With the death of Patricia Nell Warren, our community has lost a hero, a trailblazer and a friend.

For generations of gay men Patricia’s seminal work, The Front Runner, was the seminal work in their own lives. It may be difficult for many young gay men to understand today, but when she began penning the book in the early 1970s, sex between men was illegal even in New York City. Gay bars were raided by police. Gay relationships remained in the shadows.

Patricia herself kept her own sexuality hidden from view. Married to her poet-husband, her attraction to other women was a growing force in her life as her editing career at Readers Digest was blossoming.

When The Front Runner was published in 1974, it was a revelation. For many gay men, it was the first time they read a depiction of gay love that was based on love. To be sure, Patricia didn’t shy away from graphically describing sex between men in the book, but that wasn’t the basis for the story. Gay men were finally reading about two men falling in love — true love — and sharing that love openly with the entire world.

It’s been heartening today to see so many of them leaving messages of love and appreciation on her Facebook page, which she regularly updated with her observations of life.

The book was a revelation for Patricia personally as well. Around the same time she began dating women, showing up at the discos of the Ice Palace, letting her true self blossom.

When I first read the book I couldn’t put it down, flying through it in a day, tears streaming down my cheeks throughout the final chapters. Having recently moved to New York City — the book is based in and around the Hudson Valley, the City and Fire Island — and recently finding love myself, when I found her novel it was as though someone had reached into my mind and spilled what I was feeling onto the pages. Even a decade after coming out completely in my life, working in gay media, being a gay athlete and being in love, the book was a revelation.

Patricia might be best-known for her series about Harlan Brown, yet her prolific novels went well beyond the world of gay athletes into ancient Mayan culture in One Is The Sun, 1960s Spanish bullfighting in The Wild Man, and the sacred vows of priesthood in The Fancy Dancer.

I was fortunate to spend many hours with Patricia, sitting with her at her home in Los Angeles, often in the middle of the garden she had designed specifically to attract butterflies (and it did). She was a woman of the farm, having grown up on a ranch in Montana, and she was in her element in nature.

Those visits would stretch for hours as we discussed current events and politics, her memories of the ranch in Montana, New York City in the 1970s, horse racing (one of her true passions) and her efforts to push for more inclusion of women in sports in the 1950s and 1960s. She grew up and came of age at a time when women were banned from competitions like marathons because it was decided it would make them infertile. Basketball was off-limits for her as a child. Yet Patricia, ever the front runner, wasn’t having it. She protested by participating, jumping into marathons after they started and running alongside the men anyway.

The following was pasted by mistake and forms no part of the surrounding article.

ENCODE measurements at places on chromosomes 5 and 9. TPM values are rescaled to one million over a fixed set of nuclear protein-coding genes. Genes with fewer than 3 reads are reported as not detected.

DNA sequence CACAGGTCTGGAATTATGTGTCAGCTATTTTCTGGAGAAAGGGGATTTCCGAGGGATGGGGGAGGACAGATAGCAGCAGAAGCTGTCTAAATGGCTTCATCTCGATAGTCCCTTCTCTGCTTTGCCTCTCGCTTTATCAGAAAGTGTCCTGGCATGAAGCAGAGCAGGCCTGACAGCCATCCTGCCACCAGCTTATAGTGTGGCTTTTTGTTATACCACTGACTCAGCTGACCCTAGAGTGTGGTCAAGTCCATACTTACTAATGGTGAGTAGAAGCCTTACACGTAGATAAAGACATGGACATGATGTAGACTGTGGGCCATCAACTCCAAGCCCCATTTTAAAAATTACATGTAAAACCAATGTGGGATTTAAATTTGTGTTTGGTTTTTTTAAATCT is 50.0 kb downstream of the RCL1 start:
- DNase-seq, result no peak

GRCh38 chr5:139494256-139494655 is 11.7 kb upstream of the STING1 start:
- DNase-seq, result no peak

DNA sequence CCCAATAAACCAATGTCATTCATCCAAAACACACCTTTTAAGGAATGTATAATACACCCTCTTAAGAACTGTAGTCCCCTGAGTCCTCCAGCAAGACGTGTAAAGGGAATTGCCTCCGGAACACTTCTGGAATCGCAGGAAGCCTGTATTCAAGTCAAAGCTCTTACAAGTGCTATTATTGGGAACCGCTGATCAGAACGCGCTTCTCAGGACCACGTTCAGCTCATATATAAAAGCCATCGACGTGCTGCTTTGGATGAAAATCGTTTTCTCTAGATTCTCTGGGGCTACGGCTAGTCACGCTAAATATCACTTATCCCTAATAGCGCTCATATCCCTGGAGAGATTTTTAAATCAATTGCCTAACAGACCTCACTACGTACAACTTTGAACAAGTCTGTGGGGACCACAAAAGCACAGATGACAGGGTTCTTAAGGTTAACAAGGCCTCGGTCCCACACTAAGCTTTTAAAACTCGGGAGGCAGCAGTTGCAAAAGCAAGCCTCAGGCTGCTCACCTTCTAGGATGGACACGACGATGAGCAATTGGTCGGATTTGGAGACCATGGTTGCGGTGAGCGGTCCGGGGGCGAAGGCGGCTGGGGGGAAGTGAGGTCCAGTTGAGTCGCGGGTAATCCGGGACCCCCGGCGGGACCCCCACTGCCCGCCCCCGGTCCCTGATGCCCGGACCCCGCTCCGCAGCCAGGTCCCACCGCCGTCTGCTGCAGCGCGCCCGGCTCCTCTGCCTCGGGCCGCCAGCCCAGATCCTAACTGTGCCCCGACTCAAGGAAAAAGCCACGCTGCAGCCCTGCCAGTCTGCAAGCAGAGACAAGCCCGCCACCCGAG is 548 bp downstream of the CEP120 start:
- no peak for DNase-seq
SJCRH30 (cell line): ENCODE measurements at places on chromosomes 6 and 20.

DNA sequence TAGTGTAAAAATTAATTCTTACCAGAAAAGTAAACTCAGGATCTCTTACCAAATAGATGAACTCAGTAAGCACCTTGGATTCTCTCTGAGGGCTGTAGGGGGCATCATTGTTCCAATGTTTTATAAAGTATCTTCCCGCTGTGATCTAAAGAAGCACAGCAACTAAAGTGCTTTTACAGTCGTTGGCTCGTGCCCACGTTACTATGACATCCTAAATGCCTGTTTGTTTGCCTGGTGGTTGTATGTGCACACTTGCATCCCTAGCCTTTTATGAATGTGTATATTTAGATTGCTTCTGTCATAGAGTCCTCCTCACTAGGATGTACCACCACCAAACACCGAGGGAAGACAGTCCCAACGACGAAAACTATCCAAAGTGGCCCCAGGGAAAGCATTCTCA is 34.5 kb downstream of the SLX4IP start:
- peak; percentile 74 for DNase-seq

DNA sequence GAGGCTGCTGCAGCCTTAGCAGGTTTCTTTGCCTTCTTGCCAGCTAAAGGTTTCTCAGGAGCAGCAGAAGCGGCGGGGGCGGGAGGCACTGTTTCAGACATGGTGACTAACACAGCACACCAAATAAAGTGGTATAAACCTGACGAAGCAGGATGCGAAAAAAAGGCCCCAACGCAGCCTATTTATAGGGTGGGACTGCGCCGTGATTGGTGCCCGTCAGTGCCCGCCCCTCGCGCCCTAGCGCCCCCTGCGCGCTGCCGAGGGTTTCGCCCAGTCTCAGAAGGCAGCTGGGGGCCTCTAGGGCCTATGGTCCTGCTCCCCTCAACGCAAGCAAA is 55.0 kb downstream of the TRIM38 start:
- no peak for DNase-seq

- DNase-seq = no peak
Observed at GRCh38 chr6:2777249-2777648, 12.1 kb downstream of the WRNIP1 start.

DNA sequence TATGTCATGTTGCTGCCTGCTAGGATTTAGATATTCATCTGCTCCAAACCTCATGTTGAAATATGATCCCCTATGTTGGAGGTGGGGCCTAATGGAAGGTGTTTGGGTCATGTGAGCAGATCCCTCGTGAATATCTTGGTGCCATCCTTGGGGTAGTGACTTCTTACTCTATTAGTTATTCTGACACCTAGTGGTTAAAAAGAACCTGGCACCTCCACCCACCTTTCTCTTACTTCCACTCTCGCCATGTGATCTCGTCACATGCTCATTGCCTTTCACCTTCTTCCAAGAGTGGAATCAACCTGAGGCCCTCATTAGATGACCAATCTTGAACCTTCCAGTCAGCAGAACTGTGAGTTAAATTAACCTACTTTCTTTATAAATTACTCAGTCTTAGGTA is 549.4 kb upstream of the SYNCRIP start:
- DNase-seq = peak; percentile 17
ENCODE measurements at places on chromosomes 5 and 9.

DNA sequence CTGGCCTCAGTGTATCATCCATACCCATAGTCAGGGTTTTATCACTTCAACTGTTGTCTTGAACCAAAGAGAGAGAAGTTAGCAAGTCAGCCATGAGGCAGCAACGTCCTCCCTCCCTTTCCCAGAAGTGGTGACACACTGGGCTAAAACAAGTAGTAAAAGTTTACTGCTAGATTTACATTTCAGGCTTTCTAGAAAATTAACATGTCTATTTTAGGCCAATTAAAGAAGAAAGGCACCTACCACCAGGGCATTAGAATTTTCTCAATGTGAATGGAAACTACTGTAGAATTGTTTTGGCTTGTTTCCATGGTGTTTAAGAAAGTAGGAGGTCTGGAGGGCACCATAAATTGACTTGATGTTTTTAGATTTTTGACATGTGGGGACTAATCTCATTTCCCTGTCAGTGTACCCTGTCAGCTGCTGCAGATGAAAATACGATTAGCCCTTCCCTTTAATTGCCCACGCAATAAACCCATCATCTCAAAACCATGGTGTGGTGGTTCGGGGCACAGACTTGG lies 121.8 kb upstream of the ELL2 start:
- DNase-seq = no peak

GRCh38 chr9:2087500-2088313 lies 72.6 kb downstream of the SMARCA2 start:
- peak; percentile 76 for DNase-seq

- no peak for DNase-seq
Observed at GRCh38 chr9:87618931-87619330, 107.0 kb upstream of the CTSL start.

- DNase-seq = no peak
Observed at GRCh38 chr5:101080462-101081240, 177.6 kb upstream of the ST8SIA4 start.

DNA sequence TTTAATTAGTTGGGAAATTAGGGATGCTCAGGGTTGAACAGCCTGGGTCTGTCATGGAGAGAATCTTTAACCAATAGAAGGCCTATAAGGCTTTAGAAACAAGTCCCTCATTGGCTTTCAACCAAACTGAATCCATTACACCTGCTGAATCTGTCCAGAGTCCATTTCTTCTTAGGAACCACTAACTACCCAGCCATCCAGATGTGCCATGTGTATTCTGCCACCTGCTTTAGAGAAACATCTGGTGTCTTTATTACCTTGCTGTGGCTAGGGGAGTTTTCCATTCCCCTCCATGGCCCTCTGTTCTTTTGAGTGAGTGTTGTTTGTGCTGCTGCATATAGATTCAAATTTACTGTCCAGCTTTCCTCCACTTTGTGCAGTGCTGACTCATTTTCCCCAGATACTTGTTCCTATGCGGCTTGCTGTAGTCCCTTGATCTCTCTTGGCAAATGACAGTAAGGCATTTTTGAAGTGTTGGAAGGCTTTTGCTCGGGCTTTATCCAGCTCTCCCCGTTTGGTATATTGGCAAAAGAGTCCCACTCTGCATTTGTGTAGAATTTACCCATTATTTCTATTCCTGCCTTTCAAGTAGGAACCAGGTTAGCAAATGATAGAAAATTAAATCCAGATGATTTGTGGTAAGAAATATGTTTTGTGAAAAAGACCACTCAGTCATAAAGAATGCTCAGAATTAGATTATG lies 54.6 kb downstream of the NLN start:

Patricia was, and remained until her death, a rebel.

Later in life, she and I also bonded over our love of Fire Island. We at Outsports were lucky to have her contribute many articles to the site, and her last piece for us, published about 20 months ago, brought us back to her Fire Island visits, running on the beach, visiting the women of Cherry Grove and writing, amongst the dunes, her novel that would inspire so many.

She contributed dozens of articles to Outsports, at one point compiling a number of them into a book, The Lavender Locker Room. Her articles for us spanned the breadth of sports, mostly focusing on horse racing and the Olympics.

To be sure, she had been in poor health for quite some time, dealing with various physical ailments over the last decade that made it often difficult for her to get around. In 2006, when the Outgames honored her at their initial world event, she made the trek to Montreal and “finished” one of the distance races with the competitors, walking as fast as she could across those final hundred meters.

Yet while her body gave way to age, her mind kept churning, observing the world and sharing her vision of it as she always so eloquently did. One of her last messages to me, just a couple months ago, was about the deer in and around Southern California that both she and I shared a love for, even if they do take a liking to our plantings.

Deer have the ability to eat and digest almost anything, including some very poisonous plants. But they love good fruit too. I can imagine them standing on their hind legs to munch on your pears.

When I lived in Malibu, we had quite a herd of blacktails in our area. They would come around to feast on the roses in the rose garden outside my window. I was minus my roses, but never had the heart to shoo them off.

My husband and I will both miss Patricia, as I know will countless people in our community around the world. It’s heartening to know that her legacy will live on forever with her written words that have inspired inspired so much strength in so many people.